Costly Vegetables

The prices of green vegetables have witnessed a steep rise in the capital valley in the recent weeks; they have skyrocketed since the end of Tihar and are unlikely to come down in the near future, thanks to poor regulation of the market by the concerned government agencies. In fact, the prices of green vegetables started going up right after the monsoon floods which submerged and destroyed crops of vegetables in most Terai districts. A considerable portion of Kathmandu’s requirement of vegetables is catered by Terai districts, and when the supply from plains dropped, the prices rose suddenly. Then came Dashain followed by Tihar when vegetable prices went even higher. And now they are beyond the reach of many valley dwellers. Kathmandu on average requires 500 metric tons of vegetables daily. However, due to lower production, currently the supply of vegetables is limited to 250 tons, consequently the prices have gone up by as much as 80 per cent in the wholesale market itself and doubled or gone beyond that in the retail shops. The retailers do have a good excuse to raise the prices of vegetables while the consumers have no option but to buy them at high cost or go without them. Unfortunately, the concerned agencies have failed to take any measure to keep constant or bring down vegetable prices; and this time round they have an excuse ready, provincial and federal election to attend to. So when there is short supply and when the government agencies are doing little to regulate the market, vegetable prices are unlikely to come down soon.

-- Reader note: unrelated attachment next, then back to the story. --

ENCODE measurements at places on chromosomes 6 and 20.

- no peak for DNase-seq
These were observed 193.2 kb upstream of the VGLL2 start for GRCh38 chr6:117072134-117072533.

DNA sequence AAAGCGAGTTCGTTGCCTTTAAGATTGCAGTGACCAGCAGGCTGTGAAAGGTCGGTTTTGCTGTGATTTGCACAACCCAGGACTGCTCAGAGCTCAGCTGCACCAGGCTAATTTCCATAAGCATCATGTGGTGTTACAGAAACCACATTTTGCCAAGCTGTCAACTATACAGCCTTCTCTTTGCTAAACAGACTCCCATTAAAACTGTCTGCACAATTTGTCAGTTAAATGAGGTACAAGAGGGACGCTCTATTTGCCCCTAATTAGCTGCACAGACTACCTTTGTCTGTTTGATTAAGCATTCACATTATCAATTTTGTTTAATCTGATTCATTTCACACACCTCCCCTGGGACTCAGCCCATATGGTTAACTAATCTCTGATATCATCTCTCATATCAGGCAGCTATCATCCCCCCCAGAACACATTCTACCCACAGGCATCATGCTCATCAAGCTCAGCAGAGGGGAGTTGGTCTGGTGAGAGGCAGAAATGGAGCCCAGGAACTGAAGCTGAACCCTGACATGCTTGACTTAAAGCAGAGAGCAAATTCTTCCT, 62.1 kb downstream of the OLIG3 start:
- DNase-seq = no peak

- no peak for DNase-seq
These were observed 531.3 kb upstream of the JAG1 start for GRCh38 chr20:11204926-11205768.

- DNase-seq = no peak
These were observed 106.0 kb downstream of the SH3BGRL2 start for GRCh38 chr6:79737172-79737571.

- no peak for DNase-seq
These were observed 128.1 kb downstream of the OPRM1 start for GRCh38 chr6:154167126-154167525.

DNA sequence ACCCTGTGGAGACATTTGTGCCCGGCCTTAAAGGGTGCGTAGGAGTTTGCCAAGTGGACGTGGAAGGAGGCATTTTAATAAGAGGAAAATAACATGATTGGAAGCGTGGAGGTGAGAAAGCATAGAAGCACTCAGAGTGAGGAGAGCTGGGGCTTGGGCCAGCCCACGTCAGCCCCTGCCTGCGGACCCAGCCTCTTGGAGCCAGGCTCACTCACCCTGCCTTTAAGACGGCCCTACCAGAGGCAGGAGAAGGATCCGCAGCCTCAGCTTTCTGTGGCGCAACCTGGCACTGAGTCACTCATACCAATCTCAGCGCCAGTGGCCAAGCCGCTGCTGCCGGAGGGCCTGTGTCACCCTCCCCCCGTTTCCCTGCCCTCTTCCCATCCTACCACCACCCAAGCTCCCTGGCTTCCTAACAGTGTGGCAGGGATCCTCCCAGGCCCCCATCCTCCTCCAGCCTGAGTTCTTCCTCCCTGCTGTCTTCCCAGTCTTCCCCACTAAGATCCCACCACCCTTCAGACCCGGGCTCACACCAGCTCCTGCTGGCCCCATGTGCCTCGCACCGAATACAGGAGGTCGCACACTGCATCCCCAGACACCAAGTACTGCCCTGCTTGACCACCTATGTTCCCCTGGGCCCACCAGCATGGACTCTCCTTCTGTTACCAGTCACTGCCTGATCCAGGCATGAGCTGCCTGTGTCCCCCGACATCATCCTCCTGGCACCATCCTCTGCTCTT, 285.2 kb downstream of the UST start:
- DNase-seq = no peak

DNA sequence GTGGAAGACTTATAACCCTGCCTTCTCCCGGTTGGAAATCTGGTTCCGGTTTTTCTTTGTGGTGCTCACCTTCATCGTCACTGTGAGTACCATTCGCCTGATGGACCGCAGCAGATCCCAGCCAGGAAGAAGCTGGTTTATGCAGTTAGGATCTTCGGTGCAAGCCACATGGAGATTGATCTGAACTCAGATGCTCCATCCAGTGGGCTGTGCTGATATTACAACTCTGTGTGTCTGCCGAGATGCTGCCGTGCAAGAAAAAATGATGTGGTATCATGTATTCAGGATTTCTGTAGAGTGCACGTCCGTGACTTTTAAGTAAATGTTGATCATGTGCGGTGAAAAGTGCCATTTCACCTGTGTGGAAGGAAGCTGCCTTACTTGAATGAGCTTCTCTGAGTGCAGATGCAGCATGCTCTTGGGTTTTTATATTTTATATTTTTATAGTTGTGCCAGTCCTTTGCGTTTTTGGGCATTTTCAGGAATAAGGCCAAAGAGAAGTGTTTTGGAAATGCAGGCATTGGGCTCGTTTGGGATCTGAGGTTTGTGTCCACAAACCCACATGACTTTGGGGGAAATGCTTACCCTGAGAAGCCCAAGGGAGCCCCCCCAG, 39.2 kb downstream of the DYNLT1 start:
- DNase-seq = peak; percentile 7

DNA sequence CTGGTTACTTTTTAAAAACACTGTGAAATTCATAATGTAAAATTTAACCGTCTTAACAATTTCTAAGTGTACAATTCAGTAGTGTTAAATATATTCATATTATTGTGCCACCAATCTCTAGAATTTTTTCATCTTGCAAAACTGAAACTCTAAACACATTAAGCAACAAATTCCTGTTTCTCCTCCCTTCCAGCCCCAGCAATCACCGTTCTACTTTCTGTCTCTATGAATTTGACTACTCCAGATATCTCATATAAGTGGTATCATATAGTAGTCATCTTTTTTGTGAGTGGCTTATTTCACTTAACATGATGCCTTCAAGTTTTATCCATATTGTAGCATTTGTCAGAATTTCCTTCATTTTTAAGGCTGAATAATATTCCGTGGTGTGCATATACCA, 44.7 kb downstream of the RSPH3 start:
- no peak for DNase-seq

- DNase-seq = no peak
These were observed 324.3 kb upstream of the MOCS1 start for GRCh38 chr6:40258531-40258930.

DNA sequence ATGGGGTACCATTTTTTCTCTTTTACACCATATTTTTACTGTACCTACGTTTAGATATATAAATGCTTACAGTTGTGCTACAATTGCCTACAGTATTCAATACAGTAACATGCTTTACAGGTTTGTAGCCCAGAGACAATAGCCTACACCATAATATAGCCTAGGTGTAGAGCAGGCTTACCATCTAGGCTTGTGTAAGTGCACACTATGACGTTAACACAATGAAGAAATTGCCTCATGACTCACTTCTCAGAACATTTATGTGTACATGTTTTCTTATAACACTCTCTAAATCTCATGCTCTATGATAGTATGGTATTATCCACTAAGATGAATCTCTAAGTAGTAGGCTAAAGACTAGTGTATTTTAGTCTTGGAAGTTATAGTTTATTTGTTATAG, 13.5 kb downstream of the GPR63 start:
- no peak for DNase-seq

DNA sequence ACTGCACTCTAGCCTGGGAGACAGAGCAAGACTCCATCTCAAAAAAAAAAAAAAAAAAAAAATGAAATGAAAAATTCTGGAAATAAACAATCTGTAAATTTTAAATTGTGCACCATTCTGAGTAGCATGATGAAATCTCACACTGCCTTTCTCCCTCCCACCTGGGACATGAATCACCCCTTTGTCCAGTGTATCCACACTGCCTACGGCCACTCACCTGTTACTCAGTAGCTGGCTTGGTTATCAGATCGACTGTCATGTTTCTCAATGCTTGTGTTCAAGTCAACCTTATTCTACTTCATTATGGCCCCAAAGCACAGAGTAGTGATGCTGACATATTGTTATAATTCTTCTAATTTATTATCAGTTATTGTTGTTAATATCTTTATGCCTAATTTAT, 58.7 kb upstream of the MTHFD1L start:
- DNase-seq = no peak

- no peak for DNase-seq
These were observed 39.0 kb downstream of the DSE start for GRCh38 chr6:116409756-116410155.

The irony in regard to the rise of prices of daily commodities is that the consumers are made to pay a high price but the producers/farmers invariably get paid very little. It’s the suppliers in the middle – wholesalers and retailers – who reap benefits at the cost of consumers and producers. The wholesalers raise the prices, citing the low supply while the retailers raise the costs saying that the wholesalers charged them high; but once increased, the prices rarely tend to drop. Even when the wholesale rates come down, the retailers are not willing to sell their wares cheaper. It’s where the government has a role to play; the government agencies need to take steps to address the discrepancy in the amount received by the producers and paid by the consumers so that the farmers get reasonable rates while the consumers are not made to pay excessively high. There are laws in place to regulate the market that prohibit manipulation of prices by middlemen and successive governments do claim that they will not tolerate any malpractice from suppliers of daily commodities and take stringent action against those involved in unnatural price rise. But there is lack of commitment to see this pledge through and the suppliers raise the prises as and when they wish so, making the consumers pay through their nose. This is exactly the case now. Despite wide coverage of the dearness of vegetables by the media, the government agencies seem to have turned a deaf ear to the matter, leaving the consumers out in the cold.   

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